Here's How You Turn a Former Factory Into a Chic-and-Cozy Family Apartment

Nikhita Mahtani
Photo credit: Reid Rolls
Photo credit: Reid Rolls

From House Beautiful

How do you turn a 120-year-old former factory space filled with visible pipes, exposed brick, and awkwardly shaped rooms into a family-friendly apartment? For Los Angeles-based firm Proem Studio, one such challenge turned into a golden opportunity to play with palette and texture to create a home for a family of four in New York that's colorful but totally refined.

Located in Manhattan's Flatiron neighborhood, the two-story apartment "retained a lot of its prewar charm," including oversized windows, 12-foot high ceilings, and original factory floors, say designers Ashley Drost and Marie Trohman. Their goal: "Enhance the existing architectural features, but add some color, depth, and richness to the space, all without diminishing the amazing natural light.”

Photo credit: COLIN KING
Photo credit: COLIN KING

The high ceilings, while certainly enviable, meant that strategic planning was required to keep the space from feeling too spare. In the kitchen, the designers explain, "the high ceilings meant that we needed to maintain visual interest, even in the upper cabinets, so we used an unlacquered brass mesh front that catches the light now, but over the years, it will patina." Rather than install a tile backsplash, they ran marble up the wall. which "prevented the space from feeling too utilitarian, since the kitchen is centrally located and can be seen from multiple rooms," Drost and Trohman add.

High ceilings also meant tons of wall space to fill. To fill the awkward area beneath the stairs, Drost and Trohman created a gallery wall inspired by one in SoHo House in Malibu. "We started with an inventory of every piece of art that our clients had and designed the gallery to feature our favorites," say the designers. "Most of the art pieces were either collected over the years or done by the homeowner, Sarah, and her two daughters, Livi and Brady."

Photo credit: COLIN KING
Photo credit: COLIN KING

The open floor plan provided another challenge: Drost and Trohman wanted to give each room its own distinct design in order to separate it from the others, but they also needed to maintain a cohesive look throughout. "With such an open dining room, we wanted to create an intimate dining experience that wouldn't take away from the architectural features," say the designers, who used an antique rug to ground the space, but also added an Apparatus light fixture to draw the eye upwards. In the living room, the wood-burning fireplace creates a clear focal point; the black marble surround ties back to the charcoal-colored lower cabinets in the kitchen.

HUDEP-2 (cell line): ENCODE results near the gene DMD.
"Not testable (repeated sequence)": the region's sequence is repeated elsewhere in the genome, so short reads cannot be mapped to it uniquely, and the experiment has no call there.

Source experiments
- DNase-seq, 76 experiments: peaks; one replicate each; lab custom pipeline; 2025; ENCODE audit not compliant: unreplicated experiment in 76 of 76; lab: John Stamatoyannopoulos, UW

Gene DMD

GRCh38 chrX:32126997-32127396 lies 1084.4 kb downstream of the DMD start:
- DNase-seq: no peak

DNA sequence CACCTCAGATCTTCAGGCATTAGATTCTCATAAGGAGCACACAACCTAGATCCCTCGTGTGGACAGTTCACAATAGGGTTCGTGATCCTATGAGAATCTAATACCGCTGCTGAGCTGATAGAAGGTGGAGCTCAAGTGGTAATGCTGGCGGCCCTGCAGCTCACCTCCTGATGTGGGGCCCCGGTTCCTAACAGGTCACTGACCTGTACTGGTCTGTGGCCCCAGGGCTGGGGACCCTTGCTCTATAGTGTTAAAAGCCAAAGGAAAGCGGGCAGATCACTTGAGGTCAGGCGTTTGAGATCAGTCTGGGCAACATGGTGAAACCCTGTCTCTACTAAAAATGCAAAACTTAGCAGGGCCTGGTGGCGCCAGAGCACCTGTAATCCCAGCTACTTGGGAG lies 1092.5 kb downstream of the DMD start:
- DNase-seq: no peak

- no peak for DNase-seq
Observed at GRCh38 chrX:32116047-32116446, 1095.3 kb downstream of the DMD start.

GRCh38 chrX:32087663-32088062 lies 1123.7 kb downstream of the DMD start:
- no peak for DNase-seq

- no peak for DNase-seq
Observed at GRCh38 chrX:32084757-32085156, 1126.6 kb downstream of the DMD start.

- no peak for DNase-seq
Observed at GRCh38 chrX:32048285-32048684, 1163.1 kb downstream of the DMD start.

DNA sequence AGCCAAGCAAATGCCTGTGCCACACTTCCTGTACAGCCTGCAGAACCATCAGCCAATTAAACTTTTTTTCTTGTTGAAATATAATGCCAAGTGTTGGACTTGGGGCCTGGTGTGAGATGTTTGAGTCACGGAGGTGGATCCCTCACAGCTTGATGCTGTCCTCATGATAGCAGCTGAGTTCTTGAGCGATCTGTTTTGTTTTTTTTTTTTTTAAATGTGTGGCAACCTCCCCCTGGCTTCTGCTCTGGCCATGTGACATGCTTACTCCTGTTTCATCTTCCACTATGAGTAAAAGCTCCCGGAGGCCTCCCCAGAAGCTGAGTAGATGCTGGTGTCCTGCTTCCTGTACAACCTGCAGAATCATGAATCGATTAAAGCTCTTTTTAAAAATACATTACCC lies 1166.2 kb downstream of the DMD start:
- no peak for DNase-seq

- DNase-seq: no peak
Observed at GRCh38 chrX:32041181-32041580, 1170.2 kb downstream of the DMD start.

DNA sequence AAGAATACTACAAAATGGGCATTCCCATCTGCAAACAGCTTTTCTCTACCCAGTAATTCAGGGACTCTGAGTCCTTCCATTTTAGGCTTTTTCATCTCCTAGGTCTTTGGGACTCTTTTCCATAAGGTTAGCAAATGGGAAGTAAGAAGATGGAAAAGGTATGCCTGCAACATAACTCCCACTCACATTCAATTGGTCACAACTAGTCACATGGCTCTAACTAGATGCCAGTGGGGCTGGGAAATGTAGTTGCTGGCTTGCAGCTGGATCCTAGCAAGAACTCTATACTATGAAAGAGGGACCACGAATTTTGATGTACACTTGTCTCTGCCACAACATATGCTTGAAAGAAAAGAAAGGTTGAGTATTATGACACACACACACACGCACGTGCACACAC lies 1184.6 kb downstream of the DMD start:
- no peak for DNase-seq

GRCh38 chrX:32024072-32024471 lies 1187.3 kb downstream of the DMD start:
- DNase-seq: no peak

This being New York, storage was "a huge issue," say the designers. A nook under the stairs became a play area with built-in shelves and drawers; the girls' bedrooms feature secret storage compartments under their beds.

Photo credit: COLIN KING
Photo credit: COLIN KING

Incorporating storage was top of mind for the kids' spaces—a nook under the stairs became a play area with built-in shelves and drawers, while the girls' bedrooms feature secret storage compartments under their beds—but so was having fun. When one daughter requested a rock-climbing wall, the designers built a reading platform accessible by rope. The other asked for a "fairy door," so they added "a tiny arched pocket door between the girls’ bedrooms so they can sneak back and forth."

With some strategic space planning, smart material choices, and a little bit of whimsy, Drost and Trohman were able to turn the onetime factory into a functional family home that suited the entire brood, quirks and all.

Living Room

Photo credit: COLIN KING
Photo credit: COLIN KING

The key to having a wood-burning fireplace in a New York apartment? Plenty of storage for firewood! Sofa: ABC Home. Cocktail table: Glas Italia. Leather chair: Sigurd Ressell.

Dining Room

Photo credit: Reid Rolls
Photo credit: Reid Rolls

The designers paired classic Hans Wegner Wishbone chairs with a Brian Paquette for Lawson Fenning bench in a Zak + Fox fabric. Chandelier: Apparatus. Table lamp: Gae Aulenti.

Kitchen

Photo credit: COLIN KING
Photo credit: COLIN KING

The unlacquered brass mesh cabinet fronts and Waterworks fixtures will develop a layer of patina as they age. Barstools: Thomas Hayes. Range: Lacanche. Table lamp: Michelle Varian.

Office

Photo credit: COLIN KING
Photo credit: COLIN KING

Much of the art (including pieces seen here) was created by the homeowners.

Powder Room

Photo credit: COLIN KING
Photo credit: COLIN KING

"We wanted a wacky and playful moment," say the designers, who used a graphic Kelly Wearstler for Groundworks wallpaper. Sconce: Rejuvenation. Mirror: La Barge. Tile: Clé Tile.

Girls' Rooms


Drost and Trohman designed custom velvet storage beds for both daughters.

Main Bath

Photo credit: COLIN KING
Photo credit: COLIN KING

In the bathroom, the designers paired silver travertine floor tile from Walker Zanger with white zellige from Clé Tile on the walls. Plumbing fixtures and vanity: Waterworks. Vanity light: Apparatus.

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